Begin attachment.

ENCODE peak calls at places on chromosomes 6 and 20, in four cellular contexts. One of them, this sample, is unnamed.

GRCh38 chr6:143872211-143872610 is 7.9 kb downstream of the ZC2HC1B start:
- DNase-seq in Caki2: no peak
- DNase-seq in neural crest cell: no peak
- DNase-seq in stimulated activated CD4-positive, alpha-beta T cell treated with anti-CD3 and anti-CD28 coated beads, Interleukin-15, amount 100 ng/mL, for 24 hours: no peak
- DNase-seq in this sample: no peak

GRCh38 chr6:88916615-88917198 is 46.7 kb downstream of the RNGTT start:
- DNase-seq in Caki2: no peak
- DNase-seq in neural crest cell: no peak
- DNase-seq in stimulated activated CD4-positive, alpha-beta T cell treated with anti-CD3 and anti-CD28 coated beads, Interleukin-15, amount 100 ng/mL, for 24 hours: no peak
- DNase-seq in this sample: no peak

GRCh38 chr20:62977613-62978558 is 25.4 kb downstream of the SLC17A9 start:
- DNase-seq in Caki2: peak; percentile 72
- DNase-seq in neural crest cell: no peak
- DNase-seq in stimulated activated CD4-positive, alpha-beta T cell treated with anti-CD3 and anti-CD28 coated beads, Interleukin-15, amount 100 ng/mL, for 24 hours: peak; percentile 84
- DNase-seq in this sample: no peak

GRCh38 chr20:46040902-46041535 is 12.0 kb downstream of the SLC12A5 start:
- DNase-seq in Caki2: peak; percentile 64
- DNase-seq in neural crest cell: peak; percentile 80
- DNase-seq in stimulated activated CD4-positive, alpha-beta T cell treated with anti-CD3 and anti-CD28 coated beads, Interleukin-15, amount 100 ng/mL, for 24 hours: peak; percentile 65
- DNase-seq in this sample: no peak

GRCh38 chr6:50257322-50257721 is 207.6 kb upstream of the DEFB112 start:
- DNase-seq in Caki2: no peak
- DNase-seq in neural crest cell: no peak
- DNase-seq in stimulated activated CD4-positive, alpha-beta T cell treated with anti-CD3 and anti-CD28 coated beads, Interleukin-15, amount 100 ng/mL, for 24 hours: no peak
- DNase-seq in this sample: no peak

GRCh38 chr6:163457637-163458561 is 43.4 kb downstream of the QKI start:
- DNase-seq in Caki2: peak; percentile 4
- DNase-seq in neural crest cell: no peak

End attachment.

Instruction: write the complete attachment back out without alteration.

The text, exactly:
ENCODE peak calls at places on chromosomes 6 and 20, in four cellular contexts. One of them, this sample, is unnamed.

GRCh38 chr6:143872211-143872610 is 7.9 kb downstream of the ZC2HC1B start:
- DNase-seq in Caki2: no peak
- DNase-seq in neural crest cell: no peak
- DNase-seq in stimulated activated CD4-positive, alpha-beta T cell treated with anti-CD3 and anti-CD28 coated beads, Interleukin-15, amount 100 ng/mL, for 24 hours: no peak
- DNase-seq in this sample: no peak

GRCh38 chr6:88916615-88917198 is 46.7 kb downstream of the RNGTT start:
- DNase-seq in Caki2: no peak
- DNase-seq in neural crest cell: no peak
- DNase-seq in stimulated activated CD4-positive, alpha-beta T cell treated with anti-CD3 and anti-CD28 coated beads, Interleukin-15, amount 100 ng/mL, for 24 hours: no peak
- DNase-seq in this sample: no peak

GRCh38 chr20:62977613-62978558 is 25.4 kb downstream of the SLC17A9 start:
- DNase-seq in Caki2: peak; percentile 72
- DNase-seq in neural crest cell: no peak
- DNase-seq in stimulated activated CD4-positive, alpha-beta T cell treated with anti-CD3 and anti-CD28 coated beads, Interleukin-15, amount 100 ng/mL, for 24 hours: peak; percentile 84
- DNase-seq in this sample: no peak

GRCh38 chr20:46040902-46041535 is 12.0 kb downstream of the SLC12A5 start:
- DNase-seq in Caki2: peak; percentile 64
- DNase-seq in neural crest cell: peak; percentile 80
- DNase-seq in stimulated activated CD4-positive, alpha-beta T cell treated with anti-CD3 and anti-CD28 coated beads, Interleukin-15, amount 100 ng/mL, for 24 hours: peak; percentile 65
- DNase-seq in this sample: no peak

GRCh38 chr6:50257322-50257721 is 207.6 kb upstream of the DEFB112 start:
- DNase-seq in Caki2: no peak
- DNase-seq in neural crest cell: no peak
- DNase-seq in stimulated activated CD4-positive, alpha-beta T cell treated with anti-CD3 and anti-CD28 coated beads, Interleukin-15, amount 100 ng/mL, for 24 hours: no peak
- DNase-seq in this sample: no peak

GRCh38 chr6:163457637-163458561 is 43.4 kb downstream of the QKI start:
- DNase-seq in Caki2: peak; percentile 4
- DNase-seq in neural crest cell: no peak